Georgia to urge high school seniors to apply to college in streamlined process


ATLANTA (AP) — Georgia's public colleges and universities want high school seniors to know there's a place for them in higher education and soon will be mailing a letter to the state's 120,000 seniors, urging them to claim their spot.

Gov. Brian Kemp and others unveiled the new program Thursday, encouraging more young people to attend college. They say college will help students earn more over the long run and give the state a better-qualified workforce.

“We’re going to make sure that they know there’s an opportunity for affordable, quality education out there for them in our own state,” Kemp told a crowd Thursday at a workforce summit in downtown Atlanta.

The Georgia Match program is part of a nationwide trend called direct admission. Colleges tell potential students they are guaranteed a place based on existing grades and promise admission if they submit a streamlined application.

“The letter is going to reach students that never contemplated going to college or applying to college. They may have never even thought that college was a possibility for them," said Andy Parsons, the executive vice president of the Georgia Student Finance Commission, said in a Tuesday briefing. "And so that’s really the big idea. We want them to know that there’s an affordable public education available to them in Georgia.”

Georgia's 22 technical colleges are participating, as well as 23 of the 26 University System of Georgia institutions. All are waiving application fees during November to encourage seniors to apply now. All high school graduates are eligible to apply to a technical college, and the letters will indicate which state colleges and universities a student is eligible for, using grades the state already collects to administer the HOPE Scholarship program.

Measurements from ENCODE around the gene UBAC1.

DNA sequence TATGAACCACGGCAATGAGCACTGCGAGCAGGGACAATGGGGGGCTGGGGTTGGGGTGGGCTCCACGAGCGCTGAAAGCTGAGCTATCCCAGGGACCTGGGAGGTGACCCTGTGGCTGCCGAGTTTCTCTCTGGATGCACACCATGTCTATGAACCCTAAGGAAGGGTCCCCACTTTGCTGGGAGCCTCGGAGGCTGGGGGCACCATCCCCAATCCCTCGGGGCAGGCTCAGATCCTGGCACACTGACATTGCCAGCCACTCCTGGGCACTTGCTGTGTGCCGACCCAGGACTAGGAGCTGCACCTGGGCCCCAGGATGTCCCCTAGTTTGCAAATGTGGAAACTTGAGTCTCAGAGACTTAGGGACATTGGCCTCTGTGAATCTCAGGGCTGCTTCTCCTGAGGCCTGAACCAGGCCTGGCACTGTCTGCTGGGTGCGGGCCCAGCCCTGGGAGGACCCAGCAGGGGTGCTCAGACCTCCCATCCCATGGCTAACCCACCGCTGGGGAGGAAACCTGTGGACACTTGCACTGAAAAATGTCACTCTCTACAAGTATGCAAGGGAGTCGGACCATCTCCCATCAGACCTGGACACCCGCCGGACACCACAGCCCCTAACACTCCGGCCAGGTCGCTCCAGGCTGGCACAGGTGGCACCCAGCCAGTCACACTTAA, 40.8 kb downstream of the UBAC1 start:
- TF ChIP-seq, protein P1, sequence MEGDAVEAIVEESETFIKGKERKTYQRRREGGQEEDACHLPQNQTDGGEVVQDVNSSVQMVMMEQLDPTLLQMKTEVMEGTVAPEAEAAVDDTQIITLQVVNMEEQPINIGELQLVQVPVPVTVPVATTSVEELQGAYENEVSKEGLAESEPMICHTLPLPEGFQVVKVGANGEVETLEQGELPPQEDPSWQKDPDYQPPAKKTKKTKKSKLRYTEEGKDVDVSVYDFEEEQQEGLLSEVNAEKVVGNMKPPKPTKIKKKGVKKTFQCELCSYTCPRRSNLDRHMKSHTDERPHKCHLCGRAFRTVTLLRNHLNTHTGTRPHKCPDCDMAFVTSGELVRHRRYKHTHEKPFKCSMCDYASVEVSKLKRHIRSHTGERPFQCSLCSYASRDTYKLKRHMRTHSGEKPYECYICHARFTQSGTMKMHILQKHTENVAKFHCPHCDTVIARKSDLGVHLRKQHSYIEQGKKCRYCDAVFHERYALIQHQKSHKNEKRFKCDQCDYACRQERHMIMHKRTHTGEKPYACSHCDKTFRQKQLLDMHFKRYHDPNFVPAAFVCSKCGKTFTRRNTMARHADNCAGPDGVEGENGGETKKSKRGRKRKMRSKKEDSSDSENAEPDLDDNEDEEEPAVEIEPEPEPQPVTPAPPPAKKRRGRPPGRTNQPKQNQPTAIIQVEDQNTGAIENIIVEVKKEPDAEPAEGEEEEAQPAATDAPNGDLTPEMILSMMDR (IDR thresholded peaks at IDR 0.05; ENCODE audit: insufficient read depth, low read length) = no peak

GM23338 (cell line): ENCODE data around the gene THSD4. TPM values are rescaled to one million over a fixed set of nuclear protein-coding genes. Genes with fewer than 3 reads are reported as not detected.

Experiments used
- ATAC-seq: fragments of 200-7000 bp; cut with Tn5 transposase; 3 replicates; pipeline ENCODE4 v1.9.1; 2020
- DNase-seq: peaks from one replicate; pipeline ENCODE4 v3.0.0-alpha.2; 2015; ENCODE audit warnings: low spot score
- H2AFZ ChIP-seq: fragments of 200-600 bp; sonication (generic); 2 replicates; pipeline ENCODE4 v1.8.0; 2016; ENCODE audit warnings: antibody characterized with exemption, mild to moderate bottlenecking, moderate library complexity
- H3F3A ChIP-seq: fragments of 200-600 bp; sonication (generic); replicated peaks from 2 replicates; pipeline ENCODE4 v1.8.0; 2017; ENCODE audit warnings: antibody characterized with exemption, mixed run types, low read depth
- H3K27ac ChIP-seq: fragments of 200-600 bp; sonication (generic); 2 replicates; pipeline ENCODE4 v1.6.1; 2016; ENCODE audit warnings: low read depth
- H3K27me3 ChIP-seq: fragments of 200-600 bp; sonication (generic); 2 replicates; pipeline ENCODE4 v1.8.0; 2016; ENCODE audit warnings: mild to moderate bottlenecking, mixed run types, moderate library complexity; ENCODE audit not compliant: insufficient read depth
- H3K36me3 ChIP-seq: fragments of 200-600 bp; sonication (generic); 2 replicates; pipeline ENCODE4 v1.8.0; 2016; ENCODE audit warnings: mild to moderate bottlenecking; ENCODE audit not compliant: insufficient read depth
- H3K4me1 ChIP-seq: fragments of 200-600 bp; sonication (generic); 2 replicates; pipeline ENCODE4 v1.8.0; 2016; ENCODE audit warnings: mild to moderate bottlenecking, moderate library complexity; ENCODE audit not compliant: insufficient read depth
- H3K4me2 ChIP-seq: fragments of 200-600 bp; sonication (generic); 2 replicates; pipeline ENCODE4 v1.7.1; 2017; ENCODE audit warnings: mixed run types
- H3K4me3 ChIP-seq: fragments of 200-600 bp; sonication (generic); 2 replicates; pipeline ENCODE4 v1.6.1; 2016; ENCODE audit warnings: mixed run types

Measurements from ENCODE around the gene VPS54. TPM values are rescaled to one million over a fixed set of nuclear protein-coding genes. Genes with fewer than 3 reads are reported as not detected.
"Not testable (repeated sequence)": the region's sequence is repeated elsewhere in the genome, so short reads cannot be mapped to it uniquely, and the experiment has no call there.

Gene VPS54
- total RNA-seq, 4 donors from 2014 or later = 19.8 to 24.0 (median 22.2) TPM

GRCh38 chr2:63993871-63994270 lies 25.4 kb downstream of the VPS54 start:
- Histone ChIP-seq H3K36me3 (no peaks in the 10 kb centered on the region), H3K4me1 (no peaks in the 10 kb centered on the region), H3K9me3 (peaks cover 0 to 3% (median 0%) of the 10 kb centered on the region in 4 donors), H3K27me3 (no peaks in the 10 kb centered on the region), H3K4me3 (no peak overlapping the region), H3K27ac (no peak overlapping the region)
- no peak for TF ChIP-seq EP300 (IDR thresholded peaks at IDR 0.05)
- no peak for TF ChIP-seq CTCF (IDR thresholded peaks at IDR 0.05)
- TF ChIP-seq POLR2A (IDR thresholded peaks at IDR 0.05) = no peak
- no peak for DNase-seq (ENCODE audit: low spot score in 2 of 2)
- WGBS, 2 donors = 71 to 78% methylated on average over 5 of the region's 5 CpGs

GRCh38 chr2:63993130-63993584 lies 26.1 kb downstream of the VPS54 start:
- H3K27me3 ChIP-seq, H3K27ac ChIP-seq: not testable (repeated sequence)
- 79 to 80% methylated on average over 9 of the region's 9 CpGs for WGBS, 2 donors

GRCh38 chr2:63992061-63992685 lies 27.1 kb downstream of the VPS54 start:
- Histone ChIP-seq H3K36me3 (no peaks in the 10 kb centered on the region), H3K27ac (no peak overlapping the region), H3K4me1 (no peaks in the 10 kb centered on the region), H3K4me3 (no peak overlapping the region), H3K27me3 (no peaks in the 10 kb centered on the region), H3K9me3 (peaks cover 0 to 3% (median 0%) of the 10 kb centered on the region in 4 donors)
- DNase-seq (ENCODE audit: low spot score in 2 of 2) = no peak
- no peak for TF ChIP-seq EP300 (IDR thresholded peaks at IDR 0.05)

The University of Georgia, Georgia Tech and Georgia College and State University are not participating because they require a standardized test and consider additional factors before offering admission. However, Georgia Tech is waiving application fees for Georgia students in November.

Idaho pioneered direct admissions in 2015, seeing new college students increase by more than 8% and in-state enrollment increase by almost 12% over a two-year period, according to a 2022 study. Other states including New York and Minnesota have also launched direct admission programs.

Experts say many students don't know if they're qualified for college, or know how to navigate choosing and applying. When colleges offer admission directly, students no longer have to overcome those obstacles.

Georgia officials say more than 50,000 of 2021's high school graduates either went directly to work or have an unknown status. Those people are targets because college graduates typically earn more money and are less likely to be unemployed than those who only graduate from high school.

The Georgia Match letter and accompanying publicity are meant to be a yearly fall ritual for seniors, their families and their high school counselors from now on.

“This is not junk mail,” Kemp said. “This is your ticket to to economic prosperity in the state of Georgia.”

A 2023 study also found that direct admission increases applications, particularly among students who aren't white, whose parents didn't go to college, or whose families have low incomes. But that study's authors, University of Illinois at Urbana-Champaign professor Jennifer Delaney and University of Wisconsin-Madison professor Taylor Odle, found students who got direct admissions offers were not more likely to enroll. They concluded other barriers, including college costs, were holding back applicants.

That's where Georgia officials say the state's HOPE Scholarship and HOPE Grant programs can help. The grant program pays for two years of technical college tuition for any high school graduate, as long as the student maintains a C average. There is also enhanced aid for students studying in career fields the state classifies as being in high demand.

The scholarship program pays for four years of college or university tuition for any student who graduates high school with a B average and maintains a B average in college.

For colleges, the program could increase students as Georgia's number of high school graduates is peaking. The number of Georgia high school students graduating in 2037 will be 12% smaller than in 2025, the Western Interstate Commission on Higher Education projects, based on birth rates and migration.

The program could also help reach minority students after the abolition of racial preferences in college admissions by the U.S. Supreme Court, the U.S. Department of Education recently suggested. No Georgia public colleges have used such preferences since 2001.